|USS Beale (DD-40)|
USS Beale in Coast Guard service
|Namesake:||Edward Fitzgerald Beale|
|Launched:||30 April 1912|
|Commissioned:||30 August 1912|
|Decommissioned:||25 October 1919|
|Fate:||Transferred to the United States Coast Guard|
|Name:||USCGC Beale (CG-9)|
|Commissioned:||26 October 1924|
|Decommissioned:||1 June 1930|
|Fate:||Returned to the Navy and sold for scrap in 1934.|
|Class & type:||Paulding-class destroyer|
|Length:||293 ft 11 in (89.59 m)|
|Beam:||27 ft (8.2 m)|
|Draft:||9 ft 6 in (2,900 mm)|
|Speed:||29.7 kn (34.2 mph; 55.0 km/h)|
|Complement:||83 officers and enlisted|
|Armament:||4 × 3 in (76 mm)/50 cal guns, 6 × 18 in (460 mm) torpedo tubes|
USS Beale (DD-40), a Paulding-class destroyer in the United States Navy during World War I and later in the United States Coast Guard, designated CG-9. She was the first ship of the Navy to be named for Edward Fitzgerald Beale.
Beale was launched on 30 April 1912 by William Cramp and Sons Ship and Engine Building Company, Philadelphia, Pennsylvania; sponsored by Mrs. John R. McLean, daughter of Lieutenant Beale; and commissioned 30 August 1912, Lieutenant, junior grade C. T. Blackburn in command.
World War IEdit
Beale joined the 5th Group, Torpedo Flotilla, Atlantic Fleet, and cruised along the Atlantic coast and in Mexican and Caribbean waters until placed in reserve on 13 December 1915. Reactivated - with a reduced crew - on 5 January 1916, she served on Neutrality Patrol along the Atlantic coast until placed in full commission on 22 March 1917. Joining the Atlantic Destroyer Force, she arrived at Queenstown, Ireland on 5 February 1918.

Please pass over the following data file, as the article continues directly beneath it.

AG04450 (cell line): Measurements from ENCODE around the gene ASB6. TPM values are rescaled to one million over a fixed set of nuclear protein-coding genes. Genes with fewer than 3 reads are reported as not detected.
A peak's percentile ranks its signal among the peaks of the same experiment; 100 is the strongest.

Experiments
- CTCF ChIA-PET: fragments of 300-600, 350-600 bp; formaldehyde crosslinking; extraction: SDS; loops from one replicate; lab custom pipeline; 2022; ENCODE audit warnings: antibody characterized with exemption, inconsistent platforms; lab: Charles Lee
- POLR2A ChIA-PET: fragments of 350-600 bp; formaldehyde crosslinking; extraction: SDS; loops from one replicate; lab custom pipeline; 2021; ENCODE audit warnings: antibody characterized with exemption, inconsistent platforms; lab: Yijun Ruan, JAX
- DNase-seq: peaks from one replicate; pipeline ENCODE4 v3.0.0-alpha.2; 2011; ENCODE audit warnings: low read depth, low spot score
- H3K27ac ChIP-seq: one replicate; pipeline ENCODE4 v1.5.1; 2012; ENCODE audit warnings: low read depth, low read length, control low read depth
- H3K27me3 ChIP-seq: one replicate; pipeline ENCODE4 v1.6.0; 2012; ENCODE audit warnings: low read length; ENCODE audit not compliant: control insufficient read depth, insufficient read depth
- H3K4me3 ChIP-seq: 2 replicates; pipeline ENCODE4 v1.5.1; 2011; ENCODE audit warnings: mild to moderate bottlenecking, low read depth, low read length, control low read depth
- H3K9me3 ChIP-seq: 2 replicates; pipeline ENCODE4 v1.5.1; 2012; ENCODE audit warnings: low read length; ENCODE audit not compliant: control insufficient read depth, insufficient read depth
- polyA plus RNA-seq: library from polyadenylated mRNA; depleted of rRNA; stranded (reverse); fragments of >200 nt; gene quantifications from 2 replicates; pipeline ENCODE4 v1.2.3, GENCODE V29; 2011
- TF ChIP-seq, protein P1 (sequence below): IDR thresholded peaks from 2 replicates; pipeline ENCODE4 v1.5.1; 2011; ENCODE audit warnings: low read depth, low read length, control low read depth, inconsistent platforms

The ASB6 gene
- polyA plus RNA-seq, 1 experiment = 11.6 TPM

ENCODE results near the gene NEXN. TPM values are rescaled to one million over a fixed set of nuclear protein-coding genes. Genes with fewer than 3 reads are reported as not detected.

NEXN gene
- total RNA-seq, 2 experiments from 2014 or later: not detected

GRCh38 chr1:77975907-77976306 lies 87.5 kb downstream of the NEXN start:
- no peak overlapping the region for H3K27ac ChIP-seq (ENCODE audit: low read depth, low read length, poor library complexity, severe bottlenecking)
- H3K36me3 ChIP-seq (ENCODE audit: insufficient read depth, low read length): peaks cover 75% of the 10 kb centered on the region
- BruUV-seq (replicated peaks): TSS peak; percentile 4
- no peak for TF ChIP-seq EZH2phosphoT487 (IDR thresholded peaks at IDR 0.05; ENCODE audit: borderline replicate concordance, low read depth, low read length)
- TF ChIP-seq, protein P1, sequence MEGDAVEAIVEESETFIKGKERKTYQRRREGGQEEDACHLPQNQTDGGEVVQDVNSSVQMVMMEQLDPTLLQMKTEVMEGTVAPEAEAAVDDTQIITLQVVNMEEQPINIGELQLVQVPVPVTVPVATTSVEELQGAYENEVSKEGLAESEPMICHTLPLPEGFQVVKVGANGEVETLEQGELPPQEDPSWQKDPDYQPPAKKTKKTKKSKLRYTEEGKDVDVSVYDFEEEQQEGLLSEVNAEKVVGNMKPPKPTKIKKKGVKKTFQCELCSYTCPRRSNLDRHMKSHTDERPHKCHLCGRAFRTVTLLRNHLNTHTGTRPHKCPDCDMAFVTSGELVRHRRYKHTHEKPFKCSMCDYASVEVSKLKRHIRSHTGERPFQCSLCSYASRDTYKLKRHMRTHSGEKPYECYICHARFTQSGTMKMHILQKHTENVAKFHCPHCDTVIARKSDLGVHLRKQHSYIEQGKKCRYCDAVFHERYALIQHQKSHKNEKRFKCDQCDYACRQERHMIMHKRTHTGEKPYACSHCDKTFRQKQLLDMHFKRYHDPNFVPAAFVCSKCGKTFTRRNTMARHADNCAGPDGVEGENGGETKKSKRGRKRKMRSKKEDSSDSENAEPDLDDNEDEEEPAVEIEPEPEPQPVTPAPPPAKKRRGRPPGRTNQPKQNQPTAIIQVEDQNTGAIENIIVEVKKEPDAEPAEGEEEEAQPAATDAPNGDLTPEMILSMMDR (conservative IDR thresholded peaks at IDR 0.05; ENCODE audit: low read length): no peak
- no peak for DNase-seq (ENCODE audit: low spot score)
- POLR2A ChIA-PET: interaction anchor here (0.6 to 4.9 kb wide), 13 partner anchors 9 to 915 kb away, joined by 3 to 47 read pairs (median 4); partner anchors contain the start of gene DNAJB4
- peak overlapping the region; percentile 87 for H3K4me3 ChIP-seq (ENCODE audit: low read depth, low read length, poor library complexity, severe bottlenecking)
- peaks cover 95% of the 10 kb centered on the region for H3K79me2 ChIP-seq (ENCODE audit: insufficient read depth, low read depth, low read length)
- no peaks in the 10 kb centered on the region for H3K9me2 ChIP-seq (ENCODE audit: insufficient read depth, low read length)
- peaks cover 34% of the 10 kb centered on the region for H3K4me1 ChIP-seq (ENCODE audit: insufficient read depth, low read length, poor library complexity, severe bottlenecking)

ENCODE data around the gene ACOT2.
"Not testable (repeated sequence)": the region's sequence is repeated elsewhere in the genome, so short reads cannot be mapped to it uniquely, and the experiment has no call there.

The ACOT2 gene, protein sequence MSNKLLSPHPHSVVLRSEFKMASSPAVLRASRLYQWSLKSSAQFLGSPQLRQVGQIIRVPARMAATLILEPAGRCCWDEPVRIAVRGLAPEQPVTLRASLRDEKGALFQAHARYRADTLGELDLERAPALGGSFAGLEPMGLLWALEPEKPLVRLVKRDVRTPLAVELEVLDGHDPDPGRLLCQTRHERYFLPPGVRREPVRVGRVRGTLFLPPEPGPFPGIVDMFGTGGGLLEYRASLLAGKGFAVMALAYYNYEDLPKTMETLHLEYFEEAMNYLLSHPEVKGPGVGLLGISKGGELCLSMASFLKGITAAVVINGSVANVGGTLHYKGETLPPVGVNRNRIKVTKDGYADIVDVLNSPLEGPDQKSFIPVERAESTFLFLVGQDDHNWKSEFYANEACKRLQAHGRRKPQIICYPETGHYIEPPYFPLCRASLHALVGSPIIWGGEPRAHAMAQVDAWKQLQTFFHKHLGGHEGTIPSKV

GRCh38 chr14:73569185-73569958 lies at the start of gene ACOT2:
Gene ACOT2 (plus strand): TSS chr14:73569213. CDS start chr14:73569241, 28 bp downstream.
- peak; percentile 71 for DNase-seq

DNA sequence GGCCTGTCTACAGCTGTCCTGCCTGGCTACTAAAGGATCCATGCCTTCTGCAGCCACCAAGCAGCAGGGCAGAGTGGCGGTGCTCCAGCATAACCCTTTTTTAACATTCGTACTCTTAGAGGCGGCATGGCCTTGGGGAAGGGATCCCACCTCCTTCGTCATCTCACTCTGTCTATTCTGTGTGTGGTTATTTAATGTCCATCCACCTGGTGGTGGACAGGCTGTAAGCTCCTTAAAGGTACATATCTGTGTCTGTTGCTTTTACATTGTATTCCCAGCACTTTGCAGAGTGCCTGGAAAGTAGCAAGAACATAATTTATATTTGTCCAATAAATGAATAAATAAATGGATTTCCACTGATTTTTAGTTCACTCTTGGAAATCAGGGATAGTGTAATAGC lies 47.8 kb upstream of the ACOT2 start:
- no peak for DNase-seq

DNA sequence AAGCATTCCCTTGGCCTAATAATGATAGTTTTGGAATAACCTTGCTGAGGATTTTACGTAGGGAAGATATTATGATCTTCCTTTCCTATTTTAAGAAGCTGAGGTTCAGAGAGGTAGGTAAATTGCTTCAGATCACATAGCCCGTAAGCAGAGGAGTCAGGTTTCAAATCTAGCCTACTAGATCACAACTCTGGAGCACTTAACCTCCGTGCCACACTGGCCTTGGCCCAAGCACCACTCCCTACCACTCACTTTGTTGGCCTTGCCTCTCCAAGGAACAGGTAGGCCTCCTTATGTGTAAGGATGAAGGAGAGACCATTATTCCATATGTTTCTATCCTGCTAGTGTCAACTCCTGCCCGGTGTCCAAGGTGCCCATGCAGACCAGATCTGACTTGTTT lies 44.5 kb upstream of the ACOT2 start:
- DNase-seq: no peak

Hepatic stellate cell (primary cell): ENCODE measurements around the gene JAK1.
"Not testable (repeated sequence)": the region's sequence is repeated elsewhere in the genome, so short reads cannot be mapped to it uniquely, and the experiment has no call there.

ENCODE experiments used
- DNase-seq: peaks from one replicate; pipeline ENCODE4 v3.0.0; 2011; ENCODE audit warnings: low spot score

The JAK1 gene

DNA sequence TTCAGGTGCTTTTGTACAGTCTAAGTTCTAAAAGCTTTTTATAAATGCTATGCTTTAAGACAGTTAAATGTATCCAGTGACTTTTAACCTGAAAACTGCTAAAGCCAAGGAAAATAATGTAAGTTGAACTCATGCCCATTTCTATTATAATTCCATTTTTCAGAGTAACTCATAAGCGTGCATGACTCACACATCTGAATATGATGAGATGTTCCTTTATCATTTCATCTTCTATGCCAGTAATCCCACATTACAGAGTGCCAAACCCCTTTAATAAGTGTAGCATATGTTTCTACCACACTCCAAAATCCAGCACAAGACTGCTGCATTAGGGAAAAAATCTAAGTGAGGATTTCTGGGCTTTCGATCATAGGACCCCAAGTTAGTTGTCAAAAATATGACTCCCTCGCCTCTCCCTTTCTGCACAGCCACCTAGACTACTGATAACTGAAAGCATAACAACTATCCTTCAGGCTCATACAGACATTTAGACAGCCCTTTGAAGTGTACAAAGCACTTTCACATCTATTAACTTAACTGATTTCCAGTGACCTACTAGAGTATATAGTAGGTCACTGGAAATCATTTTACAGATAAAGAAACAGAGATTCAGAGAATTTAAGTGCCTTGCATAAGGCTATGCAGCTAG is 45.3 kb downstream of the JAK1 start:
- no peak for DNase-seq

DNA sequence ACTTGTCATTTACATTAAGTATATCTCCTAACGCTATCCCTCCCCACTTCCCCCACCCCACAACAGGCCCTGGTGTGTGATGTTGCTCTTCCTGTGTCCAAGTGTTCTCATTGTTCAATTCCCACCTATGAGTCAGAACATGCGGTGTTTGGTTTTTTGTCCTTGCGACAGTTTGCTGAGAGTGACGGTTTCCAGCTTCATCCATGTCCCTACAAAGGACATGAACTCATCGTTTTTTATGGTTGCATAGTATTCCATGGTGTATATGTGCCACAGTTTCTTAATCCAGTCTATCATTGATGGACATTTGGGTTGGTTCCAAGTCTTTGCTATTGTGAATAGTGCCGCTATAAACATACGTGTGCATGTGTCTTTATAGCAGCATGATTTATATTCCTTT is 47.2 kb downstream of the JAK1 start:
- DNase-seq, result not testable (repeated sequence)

Beale operated out of Queenstown on convoy and patrol duty until the end of World War I. She returned to the United States in December 1918 and served with the Atlantic Fleet until placed out of commission in reserve at Philadelphia Navy Yard on 25 October 1919. Reactivated in 1924, Beale was transferred to the Coast Guard on 28 April 1924 for use in enforcing the Prohibition Act. She was returned to the Navy on 18 October 1930 and was laid up at Philadelphia Navy Yard until scrapped in 1934.
- This article incorporates text from the public domain Dictionary of American Naval Fighting Ships. The entry can be found here.
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